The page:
JUDGMENT

court judgment

What is a Judgment?

A judgment is a legal court decision that is entered at the completion of a lawsuit.

Judgments are usually filed when a creditor or collection agency was not successful in collecting a debt and initiated the lawsuit to recover the balance of the money owed.

Like tax liens, judgments can lead to wage garnishments and tax refund garnishments.

Consumers who have dealt with judgments placed on their credit reports know what a devastating experience it can bring and the tremendous negative impact which it has.

Judgments significantly lower credit scores and may also prevent consumers from getting approved for new lines of credit like mortgages or auto loans.

What are the Different Statuses for a Judgment?

  • Unpaid Judgment – The Judgment has an outstanding balance and remains unpaid.
  • Paid Judgment – The Judgment has been paid and there is no outstanding balance.
  • Released/Satisfied Judgment – The Judgment has been paid and the court has processed paperwork to show that the obligation has been removed.
  • Vacated Judgment – The previous judgment has been voided and overturned.
  • Dismissed Judgment – The court dismissed the case entirely.
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Avoid Judgments

You can avoid judgments by paying your obligations promptly.

Whether it’s credit card, auto loan, mortgage, utility bill, etc… it’s important to stay on top of your debts and pay your bills on time.

If you can’t pay on time contact the creditor, explain your situation, and set up an alternate repayment plan.

Don’t ignore your debt.

Past due debt accrues late fees, interest, and if you get a judgment against you, the lender can freeze your bank account, garnish your wages, and even garnish your tax refund.

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credit bureau report

How a Judgment Impacts Your Credit?

As a result of a study by the Consumer Financial Protection Bureau and a lawsuit that found issues with reporting public record information incorrectly, as of 2017 judgments no longer report on consumer credit reports.

But, starting January 1, 2020, at the earliest the credit reporting agencies (Experian, Equifax, and TransUnion) may resume reporting the judgments on credit reports.

Although you may not see judgments reporting right away on January 1st 2020, don’t be surprised if they start to appear a few months later.

Once the credit bureaus commence the reporting, judgments will begin to do substantial damage to credit reports and lowering credit scores as before.

How Long Can a Judgment Report on My Credit?

Whether paid or unpaid, court judgments can report on a consumer’s credit file for a period of up to 7 years from the date the judgment was filed.

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What to Do If You Get a Judgment?

A judgment reporting on your credit reports is going to cause substantial negative issues to your credit scores.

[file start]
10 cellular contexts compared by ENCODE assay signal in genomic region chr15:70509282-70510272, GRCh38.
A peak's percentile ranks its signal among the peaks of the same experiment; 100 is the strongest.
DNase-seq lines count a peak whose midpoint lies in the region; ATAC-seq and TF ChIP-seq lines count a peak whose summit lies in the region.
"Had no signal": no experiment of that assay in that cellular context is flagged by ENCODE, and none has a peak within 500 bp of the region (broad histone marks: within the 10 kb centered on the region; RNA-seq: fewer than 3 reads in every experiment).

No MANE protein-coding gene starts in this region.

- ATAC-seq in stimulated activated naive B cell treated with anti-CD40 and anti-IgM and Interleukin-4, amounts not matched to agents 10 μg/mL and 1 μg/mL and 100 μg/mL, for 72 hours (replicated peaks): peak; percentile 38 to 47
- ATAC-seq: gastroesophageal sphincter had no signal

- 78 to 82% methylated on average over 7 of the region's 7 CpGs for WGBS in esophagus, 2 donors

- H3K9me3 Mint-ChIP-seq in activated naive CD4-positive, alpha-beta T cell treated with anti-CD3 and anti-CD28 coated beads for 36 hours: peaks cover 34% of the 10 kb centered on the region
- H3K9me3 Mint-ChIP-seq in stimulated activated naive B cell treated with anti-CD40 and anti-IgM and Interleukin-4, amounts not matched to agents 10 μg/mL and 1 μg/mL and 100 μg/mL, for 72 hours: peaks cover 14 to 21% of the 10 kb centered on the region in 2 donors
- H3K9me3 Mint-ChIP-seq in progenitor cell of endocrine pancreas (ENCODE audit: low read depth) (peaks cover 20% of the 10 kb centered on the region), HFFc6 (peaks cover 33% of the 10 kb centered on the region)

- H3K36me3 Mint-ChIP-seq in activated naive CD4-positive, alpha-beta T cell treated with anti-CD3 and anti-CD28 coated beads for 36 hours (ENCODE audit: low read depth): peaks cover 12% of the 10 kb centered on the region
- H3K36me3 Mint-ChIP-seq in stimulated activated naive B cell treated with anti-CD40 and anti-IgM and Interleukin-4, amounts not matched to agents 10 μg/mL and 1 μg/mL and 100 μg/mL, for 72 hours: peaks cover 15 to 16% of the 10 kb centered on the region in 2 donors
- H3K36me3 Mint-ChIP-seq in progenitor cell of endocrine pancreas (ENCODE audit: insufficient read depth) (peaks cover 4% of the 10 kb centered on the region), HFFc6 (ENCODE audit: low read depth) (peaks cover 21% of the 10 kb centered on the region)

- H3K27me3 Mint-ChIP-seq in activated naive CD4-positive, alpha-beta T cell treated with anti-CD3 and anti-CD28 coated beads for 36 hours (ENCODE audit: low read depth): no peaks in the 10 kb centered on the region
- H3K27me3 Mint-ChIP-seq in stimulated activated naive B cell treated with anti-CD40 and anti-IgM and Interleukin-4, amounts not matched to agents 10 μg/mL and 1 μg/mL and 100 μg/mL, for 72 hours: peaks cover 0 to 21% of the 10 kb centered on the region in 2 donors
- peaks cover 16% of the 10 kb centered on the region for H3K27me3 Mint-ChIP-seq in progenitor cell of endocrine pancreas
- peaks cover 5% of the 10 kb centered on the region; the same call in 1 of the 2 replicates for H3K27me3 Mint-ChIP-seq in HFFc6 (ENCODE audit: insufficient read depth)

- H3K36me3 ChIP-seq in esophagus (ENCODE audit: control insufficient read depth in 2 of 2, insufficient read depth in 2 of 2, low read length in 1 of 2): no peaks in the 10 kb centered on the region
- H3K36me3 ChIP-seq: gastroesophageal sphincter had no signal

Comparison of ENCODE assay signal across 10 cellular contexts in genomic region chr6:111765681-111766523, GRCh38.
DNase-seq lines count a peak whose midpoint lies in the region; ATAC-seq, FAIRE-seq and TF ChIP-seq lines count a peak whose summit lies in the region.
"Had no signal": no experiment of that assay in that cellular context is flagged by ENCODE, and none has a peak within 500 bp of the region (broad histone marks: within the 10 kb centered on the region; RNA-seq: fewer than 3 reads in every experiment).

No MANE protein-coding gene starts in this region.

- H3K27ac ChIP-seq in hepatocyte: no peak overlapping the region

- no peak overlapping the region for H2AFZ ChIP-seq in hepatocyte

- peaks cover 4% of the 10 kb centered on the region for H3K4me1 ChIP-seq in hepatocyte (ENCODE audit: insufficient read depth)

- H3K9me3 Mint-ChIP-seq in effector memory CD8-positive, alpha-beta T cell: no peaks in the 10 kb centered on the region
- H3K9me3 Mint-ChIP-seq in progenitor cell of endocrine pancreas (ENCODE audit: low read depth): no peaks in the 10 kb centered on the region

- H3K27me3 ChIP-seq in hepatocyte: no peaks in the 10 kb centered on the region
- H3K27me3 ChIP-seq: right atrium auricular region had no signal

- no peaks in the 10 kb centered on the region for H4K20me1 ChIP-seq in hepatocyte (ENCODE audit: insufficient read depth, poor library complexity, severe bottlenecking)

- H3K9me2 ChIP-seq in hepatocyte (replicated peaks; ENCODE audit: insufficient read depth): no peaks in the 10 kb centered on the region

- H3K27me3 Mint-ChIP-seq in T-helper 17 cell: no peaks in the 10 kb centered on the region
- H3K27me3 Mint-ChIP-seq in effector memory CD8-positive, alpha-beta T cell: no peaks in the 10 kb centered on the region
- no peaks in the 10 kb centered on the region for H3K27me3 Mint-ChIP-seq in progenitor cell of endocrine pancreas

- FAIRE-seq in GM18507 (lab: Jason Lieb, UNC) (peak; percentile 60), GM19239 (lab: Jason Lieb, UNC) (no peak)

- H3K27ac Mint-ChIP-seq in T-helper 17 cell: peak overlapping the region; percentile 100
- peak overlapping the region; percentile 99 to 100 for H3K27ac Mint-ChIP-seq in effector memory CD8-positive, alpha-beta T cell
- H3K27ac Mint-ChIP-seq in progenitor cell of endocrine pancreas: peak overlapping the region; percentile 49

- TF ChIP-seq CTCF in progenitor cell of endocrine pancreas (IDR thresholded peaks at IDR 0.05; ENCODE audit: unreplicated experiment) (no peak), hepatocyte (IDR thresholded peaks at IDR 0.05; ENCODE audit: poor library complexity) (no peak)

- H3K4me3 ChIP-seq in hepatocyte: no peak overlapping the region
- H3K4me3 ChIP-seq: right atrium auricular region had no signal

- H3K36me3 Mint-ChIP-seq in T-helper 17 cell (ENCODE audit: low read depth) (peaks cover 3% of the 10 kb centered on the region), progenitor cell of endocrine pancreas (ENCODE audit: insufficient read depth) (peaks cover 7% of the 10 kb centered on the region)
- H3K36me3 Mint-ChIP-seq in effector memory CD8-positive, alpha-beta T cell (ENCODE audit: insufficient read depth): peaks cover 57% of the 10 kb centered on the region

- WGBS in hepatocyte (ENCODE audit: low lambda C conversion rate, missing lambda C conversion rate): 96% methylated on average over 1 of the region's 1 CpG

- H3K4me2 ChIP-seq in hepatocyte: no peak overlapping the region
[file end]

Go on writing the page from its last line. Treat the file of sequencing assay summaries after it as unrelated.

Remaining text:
If you get a notice that a creditor is suing you for a debt, contact the plaintiff and see if you can pay off the debt or work out a payment plan to avoid the judgment.

If you can’t come to an agreement, go to court on the date of the case and when your case is called ask that the plaintiff validate your debt in front of the judge.

If the plaintiff doesn’t have the validation documents, which may include a copy of the original signed contract/agreement and statements showing how you accumulated the balance that you are being sued for, the judge may dismiss the case in your favor.

If the plaintiff/creditor can validate the debt you will lose the case and a judgment will be placed against you.

But, when you show up at court at least you give yourself a chance to win.

If you don’t go to court you are going to lose 100% and will have a deficiency judgment placed against you.

If you already have a judgment placed against you, you will want to contact the creditor or their legal representative to work out a payment plan.

Paying off the debt will protect your assets and save you the embarrasment of the creditor contacting your employer to garnish your wages.

 

As far as your credit report goes, you can try disputing court judgments with the credit reporting agencies or requesting for the verification and validation of the trade-line information with LexisNexis and LCI.

 

Just like any other account, you should try to be proactive and work on the derogatory information but, it’s important to understand that the only information that can be removed from a consumer credit report is information that is inaccurate, unverifiable, incomplete, or not in compliance with the law.

CreditFirm.net has helped thousands of clients improve their credit scores and remove judgments from their credit reports.

If you have court judgments on your credit reports contact CreditFirm.net to find out how we can help fix your credit and improve your credit scores.

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